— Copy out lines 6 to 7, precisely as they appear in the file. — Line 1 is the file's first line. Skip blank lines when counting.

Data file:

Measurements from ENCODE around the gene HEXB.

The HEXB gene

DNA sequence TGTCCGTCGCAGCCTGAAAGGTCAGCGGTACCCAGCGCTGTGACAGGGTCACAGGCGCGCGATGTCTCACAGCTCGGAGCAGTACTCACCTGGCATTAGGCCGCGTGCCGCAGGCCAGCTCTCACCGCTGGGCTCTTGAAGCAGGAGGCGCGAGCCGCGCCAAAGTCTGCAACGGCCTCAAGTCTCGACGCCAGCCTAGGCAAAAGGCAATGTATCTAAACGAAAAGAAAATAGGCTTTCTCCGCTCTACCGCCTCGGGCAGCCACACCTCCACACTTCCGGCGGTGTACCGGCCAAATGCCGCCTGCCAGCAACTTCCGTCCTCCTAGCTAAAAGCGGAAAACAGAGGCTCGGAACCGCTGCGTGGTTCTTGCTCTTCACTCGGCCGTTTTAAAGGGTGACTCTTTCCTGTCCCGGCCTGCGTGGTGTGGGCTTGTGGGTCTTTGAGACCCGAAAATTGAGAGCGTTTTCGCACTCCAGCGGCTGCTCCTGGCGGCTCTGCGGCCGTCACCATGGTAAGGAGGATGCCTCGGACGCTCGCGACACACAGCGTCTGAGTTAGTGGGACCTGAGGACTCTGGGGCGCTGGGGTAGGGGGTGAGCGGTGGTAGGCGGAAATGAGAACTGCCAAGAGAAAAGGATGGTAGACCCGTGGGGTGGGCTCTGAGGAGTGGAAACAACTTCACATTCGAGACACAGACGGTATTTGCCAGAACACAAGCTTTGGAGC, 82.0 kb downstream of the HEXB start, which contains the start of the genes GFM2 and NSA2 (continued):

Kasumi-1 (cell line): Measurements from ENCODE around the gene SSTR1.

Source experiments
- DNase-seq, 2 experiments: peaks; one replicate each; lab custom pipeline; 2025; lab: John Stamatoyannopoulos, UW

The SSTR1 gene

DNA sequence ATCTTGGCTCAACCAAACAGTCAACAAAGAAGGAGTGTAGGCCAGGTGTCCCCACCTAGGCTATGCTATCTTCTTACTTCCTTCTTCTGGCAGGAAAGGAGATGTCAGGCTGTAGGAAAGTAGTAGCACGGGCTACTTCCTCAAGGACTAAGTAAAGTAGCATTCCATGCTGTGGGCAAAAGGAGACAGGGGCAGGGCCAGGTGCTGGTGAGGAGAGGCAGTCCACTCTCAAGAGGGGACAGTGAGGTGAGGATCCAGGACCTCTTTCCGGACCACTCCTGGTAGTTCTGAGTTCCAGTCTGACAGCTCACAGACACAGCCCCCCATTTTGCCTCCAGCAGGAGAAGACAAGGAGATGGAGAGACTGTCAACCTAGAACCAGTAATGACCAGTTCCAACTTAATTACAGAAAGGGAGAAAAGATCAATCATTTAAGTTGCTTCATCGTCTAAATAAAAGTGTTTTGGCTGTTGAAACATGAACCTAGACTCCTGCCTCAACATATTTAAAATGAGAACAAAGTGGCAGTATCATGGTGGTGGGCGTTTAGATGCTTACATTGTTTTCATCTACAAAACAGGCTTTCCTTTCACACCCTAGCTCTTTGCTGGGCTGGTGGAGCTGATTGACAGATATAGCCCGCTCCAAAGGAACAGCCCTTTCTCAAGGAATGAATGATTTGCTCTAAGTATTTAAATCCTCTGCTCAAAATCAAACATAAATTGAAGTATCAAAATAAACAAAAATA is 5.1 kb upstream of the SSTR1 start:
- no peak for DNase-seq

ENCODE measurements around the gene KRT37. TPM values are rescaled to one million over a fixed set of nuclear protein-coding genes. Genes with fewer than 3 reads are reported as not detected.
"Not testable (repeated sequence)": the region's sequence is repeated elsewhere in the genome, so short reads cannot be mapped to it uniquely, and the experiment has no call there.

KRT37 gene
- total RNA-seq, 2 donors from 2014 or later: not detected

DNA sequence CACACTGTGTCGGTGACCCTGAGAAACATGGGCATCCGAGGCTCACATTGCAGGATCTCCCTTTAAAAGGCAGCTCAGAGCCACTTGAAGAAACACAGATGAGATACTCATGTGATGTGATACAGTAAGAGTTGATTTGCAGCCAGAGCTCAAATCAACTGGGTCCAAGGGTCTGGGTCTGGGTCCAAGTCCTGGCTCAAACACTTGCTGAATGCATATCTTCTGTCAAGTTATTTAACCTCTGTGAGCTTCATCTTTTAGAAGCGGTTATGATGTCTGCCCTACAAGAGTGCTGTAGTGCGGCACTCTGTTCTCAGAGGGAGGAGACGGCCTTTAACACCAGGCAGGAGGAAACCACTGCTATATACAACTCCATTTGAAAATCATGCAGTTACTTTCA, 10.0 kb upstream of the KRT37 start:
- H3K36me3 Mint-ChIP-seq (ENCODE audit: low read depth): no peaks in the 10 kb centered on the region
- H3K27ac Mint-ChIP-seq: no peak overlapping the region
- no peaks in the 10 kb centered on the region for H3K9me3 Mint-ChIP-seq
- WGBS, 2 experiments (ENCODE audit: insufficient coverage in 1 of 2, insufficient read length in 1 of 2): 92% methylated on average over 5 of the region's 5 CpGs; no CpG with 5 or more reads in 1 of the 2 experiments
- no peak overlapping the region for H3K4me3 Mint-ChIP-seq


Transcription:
- DNase-seq, 2 experiments: peaks; one replicate each; lab custom pipeline; 2025; lab: John Stamatoyannopoulos, UW

The SSTR1 gene